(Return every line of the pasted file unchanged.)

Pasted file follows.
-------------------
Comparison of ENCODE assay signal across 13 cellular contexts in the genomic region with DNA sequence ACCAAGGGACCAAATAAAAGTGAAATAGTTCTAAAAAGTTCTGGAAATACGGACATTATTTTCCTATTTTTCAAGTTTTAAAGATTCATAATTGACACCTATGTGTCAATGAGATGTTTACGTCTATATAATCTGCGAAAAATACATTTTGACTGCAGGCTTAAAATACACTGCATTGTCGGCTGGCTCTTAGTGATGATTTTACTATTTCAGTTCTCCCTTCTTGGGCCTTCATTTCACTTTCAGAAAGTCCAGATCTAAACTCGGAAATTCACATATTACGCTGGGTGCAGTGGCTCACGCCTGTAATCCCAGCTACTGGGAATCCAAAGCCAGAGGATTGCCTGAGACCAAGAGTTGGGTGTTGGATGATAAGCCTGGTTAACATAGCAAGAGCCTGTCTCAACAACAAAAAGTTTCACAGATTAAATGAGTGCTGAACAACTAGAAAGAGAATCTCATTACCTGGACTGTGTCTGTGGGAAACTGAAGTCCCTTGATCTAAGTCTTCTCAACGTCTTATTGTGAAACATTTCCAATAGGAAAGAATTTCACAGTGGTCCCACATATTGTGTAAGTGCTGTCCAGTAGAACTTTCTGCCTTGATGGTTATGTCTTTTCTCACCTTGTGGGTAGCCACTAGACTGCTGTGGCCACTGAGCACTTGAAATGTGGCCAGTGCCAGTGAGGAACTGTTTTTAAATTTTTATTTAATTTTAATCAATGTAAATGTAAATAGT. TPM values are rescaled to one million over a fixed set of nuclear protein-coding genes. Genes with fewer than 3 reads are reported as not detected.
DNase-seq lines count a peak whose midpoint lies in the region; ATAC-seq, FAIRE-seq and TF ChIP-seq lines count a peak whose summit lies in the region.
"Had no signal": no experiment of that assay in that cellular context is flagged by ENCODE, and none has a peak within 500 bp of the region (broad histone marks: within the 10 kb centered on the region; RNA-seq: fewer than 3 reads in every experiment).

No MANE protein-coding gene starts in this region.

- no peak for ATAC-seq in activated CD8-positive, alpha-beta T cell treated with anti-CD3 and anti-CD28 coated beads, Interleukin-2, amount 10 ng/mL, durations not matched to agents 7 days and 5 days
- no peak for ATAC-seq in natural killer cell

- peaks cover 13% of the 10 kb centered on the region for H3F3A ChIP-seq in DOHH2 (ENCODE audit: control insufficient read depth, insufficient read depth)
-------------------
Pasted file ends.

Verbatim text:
Comparison of ENCODE assay signal across 13 cellular contexts in the genomic region with DNA sequence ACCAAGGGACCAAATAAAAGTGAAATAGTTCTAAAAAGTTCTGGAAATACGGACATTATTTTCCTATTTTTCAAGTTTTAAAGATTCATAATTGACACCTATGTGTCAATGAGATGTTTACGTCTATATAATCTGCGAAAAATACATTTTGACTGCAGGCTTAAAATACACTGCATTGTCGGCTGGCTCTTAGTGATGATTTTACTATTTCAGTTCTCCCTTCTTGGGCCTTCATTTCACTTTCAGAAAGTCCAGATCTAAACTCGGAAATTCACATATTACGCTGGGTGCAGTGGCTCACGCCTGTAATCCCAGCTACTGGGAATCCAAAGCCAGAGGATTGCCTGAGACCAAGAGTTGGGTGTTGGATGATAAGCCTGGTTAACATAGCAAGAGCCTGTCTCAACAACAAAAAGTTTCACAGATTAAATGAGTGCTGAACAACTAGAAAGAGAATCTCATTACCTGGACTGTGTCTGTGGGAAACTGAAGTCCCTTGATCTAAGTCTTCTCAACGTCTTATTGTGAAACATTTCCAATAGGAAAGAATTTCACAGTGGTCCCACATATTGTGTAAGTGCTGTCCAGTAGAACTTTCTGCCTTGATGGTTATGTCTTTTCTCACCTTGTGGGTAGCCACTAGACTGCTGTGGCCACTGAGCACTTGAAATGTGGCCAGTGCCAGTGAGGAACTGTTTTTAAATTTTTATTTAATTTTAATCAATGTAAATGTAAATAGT. TPM values are rescaled to one million over a fixed set of nuclear protein-coding genes. Genes with fewer than 3 reads are reported as not detected.
DNase-seq lines count a peak whose midpoint lies in the region; ATAC-seq, FAIRE-seq and TF ChIP-seq lines count a peak whose summit lies in the region.
"Had no signal": no experiment of that assay in that cellular context is flagged by ENCODE, and none has a peak within 500 bp of the region (broad histone marks: within the 10 kb centered on the region; RNA-seq: fewer than 3 reads in every experiment).

No MANE protein-coding gene starts in this region.

- no peak for ATAC-seq in activated CD8-positive, alpha-beta T cell treated with anti-CD3 and anti-CD28 coated beads, Interleukin-2, amount 10 ng/mL, durations not matched to agents 7 days and 5 days
- no peak for ATAC-seq in natural killer cell

- peaks cover 13% of the 10 kb centered on the region for H3F3A ChIP-seq in DOHH2 (ENCODE audit: control insufficient read depth, insufficient read depth)